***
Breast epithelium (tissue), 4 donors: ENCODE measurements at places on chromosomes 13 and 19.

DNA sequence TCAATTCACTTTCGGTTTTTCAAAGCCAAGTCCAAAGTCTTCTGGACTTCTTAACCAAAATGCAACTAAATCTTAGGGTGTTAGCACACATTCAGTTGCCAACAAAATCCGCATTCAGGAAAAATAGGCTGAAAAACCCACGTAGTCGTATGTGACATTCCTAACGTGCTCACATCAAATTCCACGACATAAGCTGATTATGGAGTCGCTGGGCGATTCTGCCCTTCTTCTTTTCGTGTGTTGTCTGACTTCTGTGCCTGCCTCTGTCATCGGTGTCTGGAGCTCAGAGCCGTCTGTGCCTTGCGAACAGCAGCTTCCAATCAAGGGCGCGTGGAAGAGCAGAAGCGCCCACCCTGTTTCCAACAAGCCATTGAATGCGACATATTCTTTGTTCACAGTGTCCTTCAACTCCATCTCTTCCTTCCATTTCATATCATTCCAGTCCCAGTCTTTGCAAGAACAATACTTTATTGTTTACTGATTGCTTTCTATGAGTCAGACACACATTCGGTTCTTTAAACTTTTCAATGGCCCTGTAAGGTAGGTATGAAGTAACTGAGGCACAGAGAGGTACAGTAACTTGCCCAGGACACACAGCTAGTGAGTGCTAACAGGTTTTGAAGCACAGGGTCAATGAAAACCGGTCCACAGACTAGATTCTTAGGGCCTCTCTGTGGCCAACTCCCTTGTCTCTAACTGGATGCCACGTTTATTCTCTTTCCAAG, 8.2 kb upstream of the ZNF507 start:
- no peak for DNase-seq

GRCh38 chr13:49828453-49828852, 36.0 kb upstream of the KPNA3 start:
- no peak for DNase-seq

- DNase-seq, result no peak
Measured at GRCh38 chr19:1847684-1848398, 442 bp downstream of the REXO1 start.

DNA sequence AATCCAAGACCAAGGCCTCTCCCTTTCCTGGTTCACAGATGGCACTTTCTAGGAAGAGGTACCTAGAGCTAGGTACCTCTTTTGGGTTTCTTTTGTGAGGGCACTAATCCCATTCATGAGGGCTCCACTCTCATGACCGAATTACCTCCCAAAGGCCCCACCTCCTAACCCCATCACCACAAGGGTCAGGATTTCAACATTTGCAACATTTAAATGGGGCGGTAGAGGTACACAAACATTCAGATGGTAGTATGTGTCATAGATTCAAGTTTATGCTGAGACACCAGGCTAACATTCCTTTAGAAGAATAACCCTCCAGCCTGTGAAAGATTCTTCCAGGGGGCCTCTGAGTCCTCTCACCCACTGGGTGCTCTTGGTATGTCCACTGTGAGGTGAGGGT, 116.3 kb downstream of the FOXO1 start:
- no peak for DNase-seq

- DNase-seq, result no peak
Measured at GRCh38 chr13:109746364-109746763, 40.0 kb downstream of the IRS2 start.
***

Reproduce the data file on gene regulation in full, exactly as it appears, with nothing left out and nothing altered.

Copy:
Breast epithelium (tissue), 4 donors: ENCODE measurements at places on chromosomes 13 and 19.

DNA sequence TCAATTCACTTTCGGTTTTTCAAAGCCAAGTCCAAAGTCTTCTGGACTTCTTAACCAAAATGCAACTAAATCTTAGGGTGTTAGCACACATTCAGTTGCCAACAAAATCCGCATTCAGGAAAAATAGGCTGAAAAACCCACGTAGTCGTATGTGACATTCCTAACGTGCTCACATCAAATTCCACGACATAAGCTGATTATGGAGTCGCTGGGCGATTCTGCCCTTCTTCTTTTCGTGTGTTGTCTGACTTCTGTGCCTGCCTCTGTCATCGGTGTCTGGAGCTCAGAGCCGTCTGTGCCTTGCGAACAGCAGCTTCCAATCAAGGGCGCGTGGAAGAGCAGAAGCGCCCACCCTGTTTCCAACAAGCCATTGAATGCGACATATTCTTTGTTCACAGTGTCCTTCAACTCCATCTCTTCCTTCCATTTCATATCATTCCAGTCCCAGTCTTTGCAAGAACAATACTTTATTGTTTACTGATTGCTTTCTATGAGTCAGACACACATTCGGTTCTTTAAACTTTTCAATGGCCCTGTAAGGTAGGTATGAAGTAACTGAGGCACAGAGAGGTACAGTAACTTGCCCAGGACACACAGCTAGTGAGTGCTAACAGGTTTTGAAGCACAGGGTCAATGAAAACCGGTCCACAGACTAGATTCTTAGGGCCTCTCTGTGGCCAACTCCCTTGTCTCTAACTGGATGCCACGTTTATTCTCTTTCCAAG, 8.2 kb upstream of the ZNF507 start:
- no peak for DNase-seq

GRCh38 chr13:49828453-49828852, 36.0 kb upstream of the KPNA3 start:
- no peak for DNase-seq

- DNase-seq, result no peak
Measured at GRCh38 chr19:1847684-1848398, 442 bp downstream of the REXO1 start.

DNA sequence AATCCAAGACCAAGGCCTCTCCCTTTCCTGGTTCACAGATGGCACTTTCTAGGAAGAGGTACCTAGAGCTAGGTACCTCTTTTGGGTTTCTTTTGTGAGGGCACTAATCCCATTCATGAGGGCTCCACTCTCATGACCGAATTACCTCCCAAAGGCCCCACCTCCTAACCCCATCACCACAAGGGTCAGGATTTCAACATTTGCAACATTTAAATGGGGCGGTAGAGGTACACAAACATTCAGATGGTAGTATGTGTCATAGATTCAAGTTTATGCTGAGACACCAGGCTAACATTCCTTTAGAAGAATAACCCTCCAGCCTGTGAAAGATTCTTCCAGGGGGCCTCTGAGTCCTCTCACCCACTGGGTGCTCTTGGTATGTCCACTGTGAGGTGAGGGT, 116.3 kb downstream of the FOXO1 start:
- no peak for DNase-seq

- DNase-seq, result no peak
Measured at GRCh38 chr13:109746364-109746763, 40.0 kb downstream of the IRS2 start.